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Ferrets find stomping ground at Phx zoo
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Ferrets find stomping ground at Phx zoo

Breeding facility celebrates 20 years of saving near-extinct species

  • The Phoenix Zoo has bred more than 400 black-footed ferrets over the past 20 years, helping to revive a species once thought extinct.
    Brandon Quester/Cronkite News ServiceThe Phoenix Zoo has bred more than 400 black-footed ferrets over the past 20 years, helping to revive a species once thought extinct.
  • With a colony of black-footed ferrets firmly established near Seligman, ferrets bred at the Phoenix Zoo are used to repopulate other areas in the West.
    Brandon Quester/Cronkite News ServiceWith a colony of black-footed ferrets firmly established near Seligman, ferrets bred at the Phoenix Zoo are used to repopulate other areas in the West.
  • A black-footed ferret peers at onlookers during a news conference celebrating efforts to re-establish the species in Arizona.
    Brandon Quester/Cronkite News ServiceA black-footed ferret peers at onlookers during a news conference celebrating efforts to re-establish the species in Arizona.
  • Before the reintroduction program began, the last documented black-footed ferret sighting in Arizona was near Flagstaff in 1931.
    Brandon Quester/Cronkite News ServiceBefore the reintroduction program began, the last documented black-footed ferret sighting in Arizona was near Flagstaff in 1931.

PHOENIX — Over the past 20 years the Phoenix Zoo has bred hundreds of black-footed ferrets, helping to revive an endangered species that was once thought to be extinct.

State, tribal and federal agencies and the zoo celebrated that anniversary Monday at a new breeding facility that conservationists hope will continue the ferret’s recovery well into the future.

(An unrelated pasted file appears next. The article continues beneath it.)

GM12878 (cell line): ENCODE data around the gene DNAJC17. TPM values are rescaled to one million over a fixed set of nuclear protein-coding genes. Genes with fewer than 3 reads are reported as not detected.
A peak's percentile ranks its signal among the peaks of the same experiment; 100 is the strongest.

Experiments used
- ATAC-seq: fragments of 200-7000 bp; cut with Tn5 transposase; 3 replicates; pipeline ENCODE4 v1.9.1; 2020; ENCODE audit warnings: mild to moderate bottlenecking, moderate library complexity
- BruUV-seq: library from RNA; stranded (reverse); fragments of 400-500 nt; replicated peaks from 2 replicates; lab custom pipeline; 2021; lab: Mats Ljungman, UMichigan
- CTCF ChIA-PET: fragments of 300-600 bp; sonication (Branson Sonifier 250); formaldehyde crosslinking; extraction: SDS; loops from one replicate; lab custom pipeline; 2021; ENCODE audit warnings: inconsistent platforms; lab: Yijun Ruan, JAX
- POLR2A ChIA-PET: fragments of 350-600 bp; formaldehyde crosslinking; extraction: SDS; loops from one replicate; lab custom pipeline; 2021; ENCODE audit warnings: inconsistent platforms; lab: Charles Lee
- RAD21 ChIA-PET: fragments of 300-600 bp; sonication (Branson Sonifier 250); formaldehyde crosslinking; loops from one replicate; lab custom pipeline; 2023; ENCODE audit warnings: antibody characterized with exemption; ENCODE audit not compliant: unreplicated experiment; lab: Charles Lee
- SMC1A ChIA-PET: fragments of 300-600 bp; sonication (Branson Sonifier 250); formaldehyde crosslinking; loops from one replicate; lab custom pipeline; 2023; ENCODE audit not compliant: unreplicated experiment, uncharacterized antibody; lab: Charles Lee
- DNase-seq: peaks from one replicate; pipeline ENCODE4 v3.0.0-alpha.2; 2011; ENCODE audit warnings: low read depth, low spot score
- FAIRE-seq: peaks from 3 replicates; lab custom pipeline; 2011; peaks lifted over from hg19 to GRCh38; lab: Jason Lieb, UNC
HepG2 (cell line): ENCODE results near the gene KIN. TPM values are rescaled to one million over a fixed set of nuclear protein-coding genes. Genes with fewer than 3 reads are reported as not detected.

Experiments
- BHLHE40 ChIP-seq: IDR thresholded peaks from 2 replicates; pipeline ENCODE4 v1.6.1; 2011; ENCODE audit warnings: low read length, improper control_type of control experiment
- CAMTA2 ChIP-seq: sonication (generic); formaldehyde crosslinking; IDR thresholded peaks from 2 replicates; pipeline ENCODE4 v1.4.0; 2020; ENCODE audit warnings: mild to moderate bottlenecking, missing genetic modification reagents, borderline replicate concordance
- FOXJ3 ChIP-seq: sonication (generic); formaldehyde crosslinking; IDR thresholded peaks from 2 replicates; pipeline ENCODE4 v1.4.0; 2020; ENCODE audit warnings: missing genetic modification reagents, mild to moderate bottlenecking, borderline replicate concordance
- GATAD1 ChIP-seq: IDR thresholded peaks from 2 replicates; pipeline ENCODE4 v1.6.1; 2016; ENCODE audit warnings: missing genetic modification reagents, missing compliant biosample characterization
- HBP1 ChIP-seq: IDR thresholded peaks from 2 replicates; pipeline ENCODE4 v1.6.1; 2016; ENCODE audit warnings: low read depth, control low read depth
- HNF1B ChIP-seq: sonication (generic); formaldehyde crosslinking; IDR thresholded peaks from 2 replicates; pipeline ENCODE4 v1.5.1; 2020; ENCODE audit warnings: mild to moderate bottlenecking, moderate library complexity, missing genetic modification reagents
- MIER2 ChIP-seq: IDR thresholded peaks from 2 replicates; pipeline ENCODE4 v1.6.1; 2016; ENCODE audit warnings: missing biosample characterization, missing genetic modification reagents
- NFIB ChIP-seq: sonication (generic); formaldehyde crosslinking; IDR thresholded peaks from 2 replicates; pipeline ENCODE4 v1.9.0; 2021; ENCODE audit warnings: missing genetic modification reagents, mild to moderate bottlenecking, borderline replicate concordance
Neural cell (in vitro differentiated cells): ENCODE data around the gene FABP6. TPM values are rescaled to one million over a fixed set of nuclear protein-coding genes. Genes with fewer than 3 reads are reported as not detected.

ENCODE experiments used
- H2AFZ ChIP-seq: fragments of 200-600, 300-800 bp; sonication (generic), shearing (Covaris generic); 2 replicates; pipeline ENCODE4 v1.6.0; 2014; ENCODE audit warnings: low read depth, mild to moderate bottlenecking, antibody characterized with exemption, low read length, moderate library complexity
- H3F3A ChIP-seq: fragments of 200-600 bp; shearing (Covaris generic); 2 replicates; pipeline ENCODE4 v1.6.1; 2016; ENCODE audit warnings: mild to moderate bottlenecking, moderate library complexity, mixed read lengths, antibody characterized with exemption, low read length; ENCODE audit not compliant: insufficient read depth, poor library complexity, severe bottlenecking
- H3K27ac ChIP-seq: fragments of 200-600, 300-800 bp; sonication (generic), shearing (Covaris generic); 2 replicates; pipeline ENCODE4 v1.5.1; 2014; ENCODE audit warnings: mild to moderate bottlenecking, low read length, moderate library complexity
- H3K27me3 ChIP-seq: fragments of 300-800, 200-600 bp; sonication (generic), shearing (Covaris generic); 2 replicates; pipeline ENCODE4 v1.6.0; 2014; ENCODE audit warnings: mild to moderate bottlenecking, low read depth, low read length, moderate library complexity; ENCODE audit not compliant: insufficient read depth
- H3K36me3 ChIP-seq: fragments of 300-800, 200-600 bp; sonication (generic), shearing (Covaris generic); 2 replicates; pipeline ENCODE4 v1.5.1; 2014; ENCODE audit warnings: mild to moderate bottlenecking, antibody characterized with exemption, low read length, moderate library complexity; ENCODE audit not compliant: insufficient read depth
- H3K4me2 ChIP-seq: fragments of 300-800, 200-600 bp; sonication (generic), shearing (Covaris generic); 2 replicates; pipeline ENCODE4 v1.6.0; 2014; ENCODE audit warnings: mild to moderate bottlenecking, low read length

“It really does mark a pretty special effort,” said Larry Voyles, director of the Arizona Game and Fish Department.

Native to an area of the West extending from Mexico into the Great Basin states, black-footed ferrets were decimated by disease and the expansion of ranching and farming. The latter destroyed the habitat of prairie dogs, the ferrets’ main prey.

Once common in the prairies of northern Arizona, the last documented sighting of a black-footed ferret was near Flagstaff in 1931.

The species was believed to be extinct until a small colony was found in 1981 in Wyoming. After disease reduced this population to only 18 ferrets, the U.S. Fish and Wildlife Service captured the animals to rebuild their numbers through captive breeding.

In 1991, ferrets were brought back to Arizona with the Phoenix Zoo’s captive-breeding program. In 1996, officials reintroduced the ferrets into Aubrey Valley near Seligman.

Voyles credited partnerships among agencies, the Navajo and Hualapai Tribes and the Cholla Cattle Co., which leases land where the ferrets have been reintroduced, for making the recovery effort a success.

The Seligman population is now self-sustaining and includes approximately 100 black-footed ferrets. Of those, 85 were introduced from the Phoenix Zoo.

The Phoenix Zoo has bred more than 400 black-footed ferrets since 1991, according to Stuart Wells, the zoo’s director of conservation and science.

The Phoenix facility is just one of six that have developed and maintained the breeding program. It was updated in 2010 with the construction of a 6,200-square-foot breeding center within the zoo’s Conservation Center Complex.

Because ferrets can get sick from human illnesses like the flu, the small animals are secured in a controlled environment. Zoo employees must wear special clothing and masks when working in the new building, which has a treatment room, lab and expanded holding areas.

The zoo is currently home to 33 black-footed ferrets. This includes 13 males and 10 females that are able to breed.

Estimates put the total population of the species between 800 and 1,000, which includes reintroduction sites throughout t he U.S., Canada and Mexico.

The site near Seligman hasn’t needed ferrets from captive breeding since 2007 because the ferrets there are doing the job themselves, so those born at the Phoenix Zoo go elsewhere.

“Can we revive the species?,” said Bill Van Pelt, non-game birds and mammals program manager for Game and Fish. “It was one of the first listed, and I believe it will be one of the first removed.”

Black-footed ferret

  • Group: Member of the Mustelidae family, which includes weasels, mink and badgers.
  • Length: 18 to 24 inches.
  • Weight: 1.5 to 2 pounds.
  • Lifespan: Two to three years in the wild, up to six years in captivity.
  • Home: Uses prairie dog burrows for shelter and hunting.
  • Diet: Mostly prairie dogs, but occasionally mice, ground squirrels and other small animals.
  • Habits: Nocturnal and solitary.

Source: Phoenix Zoo

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